I wonder if he had any family in that neck of the woods. It bears further investigation, even it means figuring out where Lone Rock is located in Wisconsin. Also, if alive he would be eligible for Social Security and Medicare. So, they need to be checked to see if he is receiving any benefits.

      • Patrick Kerrigan says:

        Another resource is the Salvation Army. They have a Missing Persons Bureau of sorts. I don’t know how they search their system of facilities, but because of his background they may have come in contact with him. I would think that he has come to the attention of some social service agency.

        • Cash4cans says:

          The first thing I would do if I were a detective on this case is hit all the recycle spots where you can get cash for cans in Cedar Rapids. Especially since he is on a bike he should be easy to track down. I would Interview the folks that work at these recycling redemption spots and interview other can collectors like this guy and ask if they have ever seen the guy and what time or days or how often this guy comes in. Most of these transient types who collect cans do it for a living, know each other and believe it or not, have a routine and frequent the same places regularly. They normally come weekly or more. There’s a ton of guys just like this in my town. Worst case a family member could post up there for a few days and I believe they could run into him. Now, Getting a law enforcement agency with stretched resources to track a mentally ill transient who is a non-contributor to society, a drain on local medical and emergency response resources, last seen in 1993 that generates no tax revenue for the city, yeah that’s the hard part. Best results could probably be achieved by a family member willing to put in the time and effort.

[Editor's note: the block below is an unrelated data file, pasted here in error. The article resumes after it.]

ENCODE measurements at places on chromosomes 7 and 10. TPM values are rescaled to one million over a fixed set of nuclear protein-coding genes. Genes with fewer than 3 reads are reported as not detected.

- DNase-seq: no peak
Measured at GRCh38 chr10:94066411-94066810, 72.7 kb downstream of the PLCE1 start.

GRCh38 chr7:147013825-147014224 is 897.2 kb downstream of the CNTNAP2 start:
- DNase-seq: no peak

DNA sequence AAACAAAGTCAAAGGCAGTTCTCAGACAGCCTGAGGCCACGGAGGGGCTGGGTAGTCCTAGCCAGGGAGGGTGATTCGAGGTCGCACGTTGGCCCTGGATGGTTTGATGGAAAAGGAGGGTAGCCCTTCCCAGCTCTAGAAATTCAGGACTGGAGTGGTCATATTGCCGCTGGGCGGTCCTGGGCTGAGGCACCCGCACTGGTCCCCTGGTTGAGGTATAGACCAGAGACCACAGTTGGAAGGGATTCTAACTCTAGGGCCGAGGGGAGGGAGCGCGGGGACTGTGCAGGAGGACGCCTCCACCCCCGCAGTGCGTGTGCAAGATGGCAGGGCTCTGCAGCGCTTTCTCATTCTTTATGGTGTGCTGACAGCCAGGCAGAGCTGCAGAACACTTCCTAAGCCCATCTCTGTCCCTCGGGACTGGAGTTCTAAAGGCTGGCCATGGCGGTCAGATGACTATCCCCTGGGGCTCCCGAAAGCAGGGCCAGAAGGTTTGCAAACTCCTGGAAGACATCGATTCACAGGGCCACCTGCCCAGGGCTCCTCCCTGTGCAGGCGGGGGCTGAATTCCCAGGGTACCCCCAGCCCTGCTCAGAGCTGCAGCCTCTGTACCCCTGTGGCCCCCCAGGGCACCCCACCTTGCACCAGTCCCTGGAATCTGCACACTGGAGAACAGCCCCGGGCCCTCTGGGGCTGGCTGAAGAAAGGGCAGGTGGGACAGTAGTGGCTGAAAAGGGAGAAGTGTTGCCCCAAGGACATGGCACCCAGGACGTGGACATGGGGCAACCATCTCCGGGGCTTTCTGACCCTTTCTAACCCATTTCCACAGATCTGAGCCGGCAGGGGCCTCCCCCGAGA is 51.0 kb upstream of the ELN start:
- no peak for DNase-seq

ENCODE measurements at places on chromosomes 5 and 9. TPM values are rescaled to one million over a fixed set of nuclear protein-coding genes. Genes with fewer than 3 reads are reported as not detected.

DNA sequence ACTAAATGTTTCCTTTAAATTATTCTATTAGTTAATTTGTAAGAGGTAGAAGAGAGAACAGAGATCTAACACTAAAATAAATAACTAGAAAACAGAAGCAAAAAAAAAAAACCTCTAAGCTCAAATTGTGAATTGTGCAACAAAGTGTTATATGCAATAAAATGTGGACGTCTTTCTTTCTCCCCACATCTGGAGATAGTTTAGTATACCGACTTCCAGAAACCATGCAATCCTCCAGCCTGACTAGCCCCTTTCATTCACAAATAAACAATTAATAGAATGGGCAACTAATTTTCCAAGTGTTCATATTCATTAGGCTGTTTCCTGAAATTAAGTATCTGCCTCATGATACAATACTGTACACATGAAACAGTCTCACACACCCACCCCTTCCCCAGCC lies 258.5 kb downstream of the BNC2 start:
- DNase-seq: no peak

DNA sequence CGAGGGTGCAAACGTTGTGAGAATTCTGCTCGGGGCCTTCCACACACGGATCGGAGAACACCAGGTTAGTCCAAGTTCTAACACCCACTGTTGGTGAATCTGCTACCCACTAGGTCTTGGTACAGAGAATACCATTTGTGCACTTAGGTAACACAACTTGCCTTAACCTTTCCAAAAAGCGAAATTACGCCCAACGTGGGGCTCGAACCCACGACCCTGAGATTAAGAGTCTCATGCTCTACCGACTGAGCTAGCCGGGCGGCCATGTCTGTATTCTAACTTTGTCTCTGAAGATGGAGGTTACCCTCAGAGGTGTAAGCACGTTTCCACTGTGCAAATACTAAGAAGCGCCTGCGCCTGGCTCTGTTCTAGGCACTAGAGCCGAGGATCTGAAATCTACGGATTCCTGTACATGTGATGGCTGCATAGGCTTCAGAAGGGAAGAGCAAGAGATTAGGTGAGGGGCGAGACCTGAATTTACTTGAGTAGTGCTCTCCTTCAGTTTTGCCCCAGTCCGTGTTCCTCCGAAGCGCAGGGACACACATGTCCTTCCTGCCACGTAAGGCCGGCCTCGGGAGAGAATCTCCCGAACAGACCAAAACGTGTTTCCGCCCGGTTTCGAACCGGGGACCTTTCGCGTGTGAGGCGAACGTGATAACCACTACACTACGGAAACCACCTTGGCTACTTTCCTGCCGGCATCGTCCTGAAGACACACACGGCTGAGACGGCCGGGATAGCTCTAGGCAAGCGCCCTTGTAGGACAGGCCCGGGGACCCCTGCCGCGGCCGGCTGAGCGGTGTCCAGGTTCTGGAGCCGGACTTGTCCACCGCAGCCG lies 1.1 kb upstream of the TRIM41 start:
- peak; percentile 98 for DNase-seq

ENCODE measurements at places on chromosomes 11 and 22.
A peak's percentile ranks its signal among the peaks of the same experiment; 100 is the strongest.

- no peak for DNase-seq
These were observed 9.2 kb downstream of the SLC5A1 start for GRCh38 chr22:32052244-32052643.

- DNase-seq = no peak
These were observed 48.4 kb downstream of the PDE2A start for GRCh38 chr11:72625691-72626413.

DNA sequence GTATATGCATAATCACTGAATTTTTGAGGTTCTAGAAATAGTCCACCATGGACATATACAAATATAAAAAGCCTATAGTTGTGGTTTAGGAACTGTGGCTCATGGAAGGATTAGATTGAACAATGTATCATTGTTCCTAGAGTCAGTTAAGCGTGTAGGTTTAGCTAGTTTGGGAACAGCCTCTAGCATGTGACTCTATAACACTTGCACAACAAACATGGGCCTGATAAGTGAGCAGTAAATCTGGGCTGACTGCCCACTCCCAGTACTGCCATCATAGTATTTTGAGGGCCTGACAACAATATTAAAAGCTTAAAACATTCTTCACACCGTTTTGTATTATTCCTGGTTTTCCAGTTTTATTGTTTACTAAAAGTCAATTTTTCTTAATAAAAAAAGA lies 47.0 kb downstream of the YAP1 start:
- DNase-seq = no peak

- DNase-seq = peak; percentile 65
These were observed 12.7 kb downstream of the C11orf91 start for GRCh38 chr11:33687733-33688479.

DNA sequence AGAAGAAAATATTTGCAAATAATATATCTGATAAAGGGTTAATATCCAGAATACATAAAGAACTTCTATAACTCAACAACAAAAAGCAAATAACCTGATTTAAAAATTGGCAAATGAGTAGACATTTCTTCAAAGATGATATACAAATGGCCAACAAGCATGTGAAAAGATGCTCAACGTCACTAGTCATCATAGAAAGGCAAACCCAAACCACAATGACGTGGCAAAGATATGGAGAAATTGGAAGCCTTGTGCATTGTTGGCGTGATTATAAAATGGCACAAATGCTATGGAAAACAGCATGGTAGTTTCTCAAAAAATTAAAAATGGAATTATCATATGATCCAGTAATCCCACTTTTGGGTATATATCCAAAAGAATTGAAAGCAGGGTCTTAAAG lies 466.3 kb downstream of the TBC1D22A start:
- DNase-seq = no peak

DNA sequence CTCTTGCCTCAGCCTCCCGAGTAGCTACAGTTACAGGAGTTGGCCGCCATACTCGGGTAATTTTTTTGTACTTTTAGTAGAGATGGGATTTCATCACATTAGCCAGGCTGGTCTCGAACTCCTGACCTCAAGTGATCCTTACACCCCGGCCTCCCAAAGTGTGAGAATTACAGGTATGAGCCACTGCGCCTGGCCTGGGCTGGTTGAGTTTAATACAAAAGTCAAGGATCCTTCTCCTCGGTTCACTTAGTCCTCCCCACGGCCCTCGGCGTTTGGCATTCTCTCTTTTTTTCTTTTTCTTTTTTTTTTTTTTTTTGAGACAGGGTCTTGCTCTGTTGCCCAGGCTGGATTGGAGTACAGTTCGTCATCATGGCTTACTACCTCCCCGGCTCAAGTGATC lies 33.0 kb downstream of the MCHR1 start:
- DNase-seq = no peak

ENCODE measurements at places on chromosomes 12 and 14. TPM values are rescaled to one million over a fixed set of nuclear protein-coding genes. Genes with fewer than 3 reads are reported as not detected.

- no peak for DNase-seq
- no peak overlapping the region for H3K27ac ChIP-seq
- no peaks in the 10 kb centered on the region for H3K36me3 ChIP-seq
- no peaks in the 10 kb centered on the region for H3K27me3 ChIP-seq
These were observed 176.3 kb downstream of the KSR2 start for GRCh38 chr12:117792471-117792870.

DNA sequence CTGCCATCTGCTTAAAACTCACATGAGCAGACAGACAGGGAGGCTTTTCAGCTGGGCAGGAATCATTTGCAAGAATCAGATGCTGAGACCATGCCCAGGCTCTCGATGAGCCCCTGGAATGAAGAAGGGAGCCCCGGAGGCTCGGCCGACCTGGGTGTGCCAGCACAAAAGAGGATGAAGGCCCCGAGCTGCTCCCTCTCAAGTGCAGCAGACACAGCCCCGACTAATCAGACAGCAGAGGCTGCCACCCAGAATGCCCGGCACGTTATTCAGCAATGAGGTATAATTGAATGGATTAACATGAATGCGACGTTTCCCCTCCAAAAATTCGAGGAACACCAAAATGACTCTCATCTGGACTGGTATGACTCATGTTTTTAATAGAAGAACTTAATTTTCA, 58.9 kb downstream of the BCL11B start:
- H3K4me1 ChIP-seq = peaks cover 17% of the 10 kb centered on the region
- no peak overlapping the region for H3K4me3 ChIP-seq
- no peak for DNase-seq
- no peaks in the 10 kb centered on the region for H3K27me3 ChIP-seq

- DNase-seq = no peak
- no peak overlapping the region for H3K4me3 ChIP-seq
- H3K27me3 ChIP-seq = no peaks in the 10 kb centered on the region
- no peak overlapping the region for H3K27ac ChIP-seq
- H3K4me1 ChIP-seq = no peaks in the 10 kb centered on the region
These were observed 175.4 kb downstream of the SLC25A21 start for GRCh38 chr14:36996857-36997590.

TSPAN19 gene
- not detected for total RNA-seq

• Patrick Kerrigan says:

            I like that idea. But something better would be the agency faxing a missing persons flyer to these facilities. Then they could notify the appropriate agency and the local police can then pick him up. He should be referred to social services. However, at 81 years old living a transient lifestyle, would he still be on the streets looking for cans.

            Also, between social service agencies and law enforcement should be interacting with these people, to determine their identies. Who knows how many missing persons they m might account for.

            • Cash4cans says:

              Your idea about posting a flyer at these sites is a good one. Although if last seen officially in 1993 unofficially in 1999, that was quite a while back. Most of the transient types with no mental illness pass on in their 70’s at most due to hard lifestyle and being outdoors. But add in mental illness, poor health and hygiene and that makes even 70’s a stretch. If he’s truly in his 80’s there’s a good chance he’s not alive anymore. I wonder what the authorities do with random unidentifiable people that expire. Do they go into some kind of database? Are they cremated? Any notifications get put in a local paper for unidentifiable people for their loved ones to hopefully see? Like if I was someone random with no ID on me and just died on the street, what do they do if they have no one to contact? I guess the policy and procedures would vary by county. Sad. I believe the family could have done more to find this guy if they really wanted to find him. Some people don’t want to be found.